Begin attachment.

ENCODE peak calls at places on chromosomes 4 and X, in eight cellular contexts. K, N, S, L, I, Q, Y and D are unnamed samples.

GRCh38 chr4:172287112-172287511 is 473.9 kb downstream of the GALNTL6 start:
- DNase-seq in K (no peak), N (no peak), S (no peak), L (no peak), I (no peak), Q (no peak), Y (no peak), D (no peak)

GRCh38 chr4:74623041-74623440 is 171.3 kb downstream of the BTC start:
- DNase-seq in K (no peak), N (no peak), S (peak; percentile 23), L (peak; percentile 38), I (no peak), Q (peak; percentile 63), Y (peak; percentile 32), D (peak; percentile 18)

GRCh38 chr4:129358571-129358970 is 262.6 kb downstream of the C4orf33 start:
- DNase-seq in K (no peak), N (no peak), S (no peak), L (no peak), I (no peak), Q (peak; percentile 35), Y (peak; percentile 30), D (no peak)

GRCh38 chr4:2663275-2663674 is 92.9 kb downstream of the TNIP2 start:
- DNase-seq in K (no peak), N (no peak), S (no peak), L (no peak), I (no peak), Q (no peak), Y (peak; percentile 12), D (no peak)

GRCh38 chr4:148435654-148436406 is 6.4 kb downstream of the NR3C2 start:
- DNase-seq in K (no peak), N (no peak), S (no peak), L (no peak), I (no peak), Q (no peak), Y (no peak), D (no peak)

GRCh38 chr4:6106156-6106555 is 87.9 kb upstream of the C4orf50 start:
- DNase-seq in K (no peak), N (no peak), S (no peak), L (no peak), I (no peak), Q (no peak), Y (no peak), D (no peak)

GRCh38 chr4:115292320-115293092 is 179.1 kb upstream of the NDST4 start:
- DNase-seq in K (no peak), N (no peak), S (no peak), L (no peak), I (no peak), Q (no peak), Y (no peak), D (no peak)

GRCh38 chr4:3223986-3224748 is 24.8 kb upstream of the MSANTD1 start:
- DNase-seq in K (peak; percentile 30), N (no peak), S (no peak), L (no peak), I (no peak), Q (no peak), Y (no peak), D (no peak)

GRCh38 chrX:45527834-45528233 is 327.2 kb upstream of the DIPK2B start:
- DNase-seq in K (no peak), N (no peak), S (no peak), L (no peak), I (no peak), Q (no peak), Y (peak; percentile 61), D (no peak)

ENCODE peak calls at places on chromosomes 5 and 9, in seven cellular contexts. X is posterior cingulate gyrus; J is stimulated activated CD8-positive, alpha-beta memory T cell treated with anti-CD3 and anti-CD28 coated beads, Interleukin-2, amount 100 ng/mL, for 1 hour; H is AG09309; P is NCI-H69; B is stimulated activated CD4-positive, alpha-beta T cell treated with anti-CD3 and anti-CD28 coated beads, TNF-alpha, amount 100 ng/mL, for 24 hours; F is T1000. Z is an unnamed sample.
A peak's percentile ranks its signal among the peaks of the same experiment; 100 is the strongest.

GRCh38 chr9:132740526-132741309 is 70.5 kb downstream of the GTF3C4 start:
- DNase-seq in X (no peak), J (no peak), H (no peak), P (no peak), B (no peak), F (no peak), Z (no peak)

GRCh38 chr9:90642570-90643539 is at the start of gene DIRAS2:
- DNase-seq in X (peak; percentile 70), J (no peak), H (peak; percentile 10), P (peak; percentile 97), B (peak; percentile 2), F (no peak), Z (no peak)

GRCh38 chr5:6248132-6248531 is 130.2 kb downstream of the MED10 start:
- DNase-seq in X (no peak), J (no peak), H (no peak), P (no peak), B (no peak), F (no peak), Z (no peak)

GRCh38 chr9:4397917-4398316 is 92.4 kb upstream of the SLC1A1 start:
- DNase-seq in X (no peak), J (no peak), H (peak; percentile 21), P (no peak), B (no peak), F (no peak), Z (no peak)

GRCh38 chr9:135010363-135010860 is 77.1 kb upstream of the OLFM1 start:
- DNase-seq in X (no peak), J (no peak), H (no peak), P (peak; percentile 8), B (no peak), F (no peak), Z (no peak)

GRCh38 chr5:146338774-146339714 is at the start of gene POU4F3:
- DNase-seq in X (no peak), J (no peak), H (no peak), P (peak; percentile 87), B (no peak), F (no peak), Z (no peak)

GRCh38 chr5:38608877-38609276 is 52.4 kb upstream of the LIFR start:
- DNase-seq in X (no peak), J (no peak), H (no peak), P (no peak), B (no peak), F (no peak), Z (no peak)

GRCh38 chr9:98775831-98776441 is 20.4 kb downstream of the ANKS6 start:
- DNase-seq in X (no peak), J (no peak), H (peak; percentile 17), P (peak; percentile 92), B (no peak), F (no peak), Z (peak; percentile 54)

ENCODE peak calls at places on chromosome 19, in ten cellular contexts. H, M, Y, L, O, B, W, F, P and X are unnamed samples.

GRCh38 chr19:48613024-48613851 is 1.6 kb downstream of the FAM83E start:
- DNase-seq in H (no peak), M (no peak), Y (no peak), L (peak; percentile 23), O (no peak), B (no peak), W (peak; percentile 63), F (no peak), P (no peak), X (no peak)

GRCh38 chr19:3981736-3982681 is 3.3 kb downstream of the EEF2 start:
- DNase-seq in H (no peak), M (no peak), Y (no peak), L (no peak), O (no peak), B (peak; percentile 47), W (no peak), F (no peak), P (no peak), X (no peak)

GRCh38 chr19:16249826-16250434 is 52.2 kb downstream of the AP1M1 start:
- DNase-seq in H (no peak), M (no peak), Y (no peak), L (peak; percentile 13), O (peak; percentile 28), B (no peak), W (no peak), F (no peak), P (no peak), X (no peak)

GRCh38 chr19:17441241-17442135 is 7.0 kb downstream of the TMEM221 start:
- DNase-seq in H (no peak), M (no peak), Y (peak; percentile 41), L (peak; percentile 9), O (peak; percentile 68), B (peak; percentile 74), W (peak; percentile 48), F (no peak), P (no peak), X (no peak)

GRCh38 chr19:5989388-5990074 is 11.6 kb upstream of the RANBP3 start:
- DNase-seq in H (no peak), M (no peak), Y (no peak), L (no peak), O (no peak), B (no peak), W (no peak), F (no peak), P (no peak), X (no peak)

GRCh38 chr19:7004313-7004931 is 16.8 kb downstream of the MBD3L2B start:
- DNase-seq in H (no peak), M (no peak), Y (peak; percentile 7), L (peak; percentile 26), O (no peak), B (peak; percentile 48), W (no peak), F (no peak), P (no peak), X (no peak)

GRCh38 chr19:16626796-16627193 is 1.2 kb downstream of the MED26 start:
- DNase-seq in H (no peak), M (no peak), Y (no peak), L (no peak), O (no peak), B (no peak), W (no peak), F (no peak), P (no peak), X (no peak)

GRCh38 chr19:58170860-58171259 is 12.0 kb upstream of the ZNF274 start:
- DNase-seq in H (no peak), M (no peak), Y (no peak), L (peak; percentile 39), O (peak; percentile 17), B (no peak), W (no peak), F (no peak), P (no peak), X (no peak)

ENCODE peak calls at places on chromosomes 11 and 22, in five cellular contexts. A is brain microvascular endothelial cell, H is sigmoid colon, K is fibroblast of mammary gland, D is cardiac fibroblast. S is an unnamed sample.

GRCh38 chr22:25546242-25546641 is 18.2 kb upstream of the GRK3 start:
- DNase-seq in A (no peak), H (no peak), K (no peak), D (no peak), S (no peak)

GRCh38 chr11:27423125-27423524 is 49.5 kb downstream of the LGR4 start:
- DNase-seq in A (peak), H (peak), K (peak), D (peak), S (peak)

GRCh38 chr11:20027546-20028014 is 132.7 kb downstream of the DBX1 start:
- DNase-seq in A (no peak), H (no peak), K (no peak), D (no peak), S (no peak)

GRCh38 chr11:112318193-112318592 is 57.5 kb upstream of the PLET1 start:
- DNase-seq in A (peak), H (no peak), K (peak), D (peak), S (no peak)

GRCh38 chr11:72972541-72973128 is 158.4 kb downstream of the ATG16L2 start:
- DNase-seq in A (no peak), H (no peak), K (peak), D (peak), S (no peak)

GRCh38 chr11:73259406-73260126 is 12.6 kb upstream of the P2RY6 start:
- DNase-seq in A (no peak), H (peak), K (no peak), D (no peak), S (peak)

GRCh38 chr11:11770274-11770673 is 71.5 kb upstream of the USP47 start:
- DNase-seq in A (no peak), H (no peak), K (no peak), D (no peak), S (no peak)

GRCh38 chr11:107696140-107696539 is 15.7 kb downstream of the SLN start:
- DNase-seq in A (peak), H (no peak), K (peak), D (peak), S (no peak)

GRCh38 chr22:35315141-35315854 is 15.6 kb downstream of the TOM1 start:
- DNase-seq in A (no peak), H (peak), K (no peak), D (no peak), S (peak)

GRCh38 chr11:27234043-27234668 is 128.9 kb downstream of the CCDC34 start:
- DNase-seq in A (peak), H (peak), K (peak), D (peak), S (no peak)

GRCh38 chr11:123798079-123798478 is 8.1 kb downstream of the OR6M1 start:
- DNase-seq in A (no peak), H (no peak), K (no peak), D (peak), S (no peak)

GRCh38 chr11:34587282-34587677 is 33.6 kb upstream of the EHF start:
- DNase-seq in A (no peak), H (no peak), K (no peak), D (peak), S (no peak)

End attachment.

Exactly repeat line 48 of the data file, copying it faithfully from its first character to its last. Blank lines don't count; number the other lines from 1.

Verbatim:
- DNase-seq in H (no peak), M (no peak), Y (no peak), L (no peak), O (no peak), B (no peak), W (no peak), F (no peak), P (no peak), X (no peak)